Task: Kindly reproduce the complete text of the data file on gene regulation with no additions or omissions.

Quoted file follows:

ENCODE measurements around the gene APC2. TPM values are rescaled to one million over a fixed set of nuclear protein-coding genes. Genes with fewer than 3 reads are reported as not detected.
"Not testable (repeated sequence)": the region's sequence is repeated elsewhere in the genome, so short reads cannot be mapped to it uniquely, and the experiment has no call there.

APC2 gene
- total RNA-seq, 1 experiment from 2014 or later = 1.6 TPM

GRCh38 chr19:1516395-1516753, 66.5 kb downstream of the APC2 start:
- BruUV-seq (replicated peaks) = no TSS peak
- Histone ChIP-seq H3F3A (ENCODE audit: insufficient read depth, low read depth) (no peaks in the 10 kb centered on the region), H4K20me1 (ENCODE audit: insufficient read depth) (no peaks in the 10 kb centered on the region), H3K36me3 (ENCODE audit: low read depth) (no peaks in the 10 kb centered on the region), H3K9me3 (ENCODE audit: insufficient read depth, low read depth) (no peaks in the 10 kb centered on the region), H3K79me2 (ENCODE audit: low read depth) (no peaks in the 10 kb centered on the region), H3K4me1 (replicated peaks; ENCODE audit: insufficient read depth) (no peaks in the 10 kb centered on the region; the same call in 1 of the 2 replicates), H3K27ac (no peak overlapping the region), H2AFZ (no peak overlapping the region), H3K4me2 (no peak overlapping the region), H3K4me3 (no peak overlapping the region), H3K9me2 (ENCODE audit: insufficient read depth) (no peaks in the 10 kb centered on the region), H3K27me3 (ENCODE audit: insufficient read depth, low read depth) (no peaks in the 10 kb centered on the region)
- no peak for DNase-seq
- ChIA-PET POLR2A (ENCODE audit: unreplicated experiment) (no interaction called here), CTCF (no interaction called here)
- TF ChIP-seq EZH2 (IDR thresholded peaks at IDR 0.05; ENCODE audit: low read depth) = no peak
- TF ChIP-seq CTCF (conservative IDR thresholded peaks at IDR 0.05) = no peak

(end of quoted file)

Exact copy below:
ENCODE measurements around the gene APC2. TPM values are rescaled to one million over a fixed set of nuclear protein-coding genes. Genes with fewer than 3 reads are reported as not detected.
"Not testable (repeated sequence)": the region's sequence is repeated elsewhere in the genome, so short reads cannot be mapped to it uniquely, and the experiment has no call there.

APC2 gene
- total RNA-seq, 1 experiment from 2014 or later = 1.6 TPM

GRCh38 chr19:1516395-1516753, 66.5 kb downstream of the APC2 start:
- BruUV-seq (replicated peaks) = no TSS peak
- Histone ChIP-seq H3F3A (ENCODE audit: insufficient read depth, low read depth) (no peaks in the 10 kb centered on the region), H4K20me1 (ENCODE audit: insufficient read depth) (no peaks in the 10 kb centered on the region), H3K36me3 (ENCODE audit: low read depth) (no peaks in the 10 kb centered on the region), H3K9me3 (ENCODE audit: insufficient read depth, low read depth) (no peaks in the 10 kb centered on the region), H3K79me2 (ENCODE audit: low read depth) (no peaks in the 10 kb centered on the region), H3K4me1 (replicated peaks; ENCODE audit: insufficient read depth) (no peaks in the 10 kb centered on the region; the same call in 1 of the 2 replicates), H3K27ac (no peak overlapping the region), H2AFZ (no peak overlapping the region), H3K4me2 (no peak overlapping the region), H3K4me3 (no peak overlapping the region), H3K9me2 (ENCODE audit: insufficient read depth) (no peaks in the 10 kb centered on the region), H3K27me3 (ENCODE audit: insufficient read depth, low read depth) (no peaks in the 10 kb centered on the region)
- no peak for DNase-seq
- ChIA-PET POLR2A (ENCODE audit: unreplicated experiment) (no interaction called here), CTCF (no interaction called here)
- TF ChIP-seq EZH2 (IDR thresholded peaks at IDR 0.05; ENCODE audit: low read depth) = no peak
- TF ChIP-seq CTCF (conservative IDR thresholded peaks at IDR 0.05) = no peak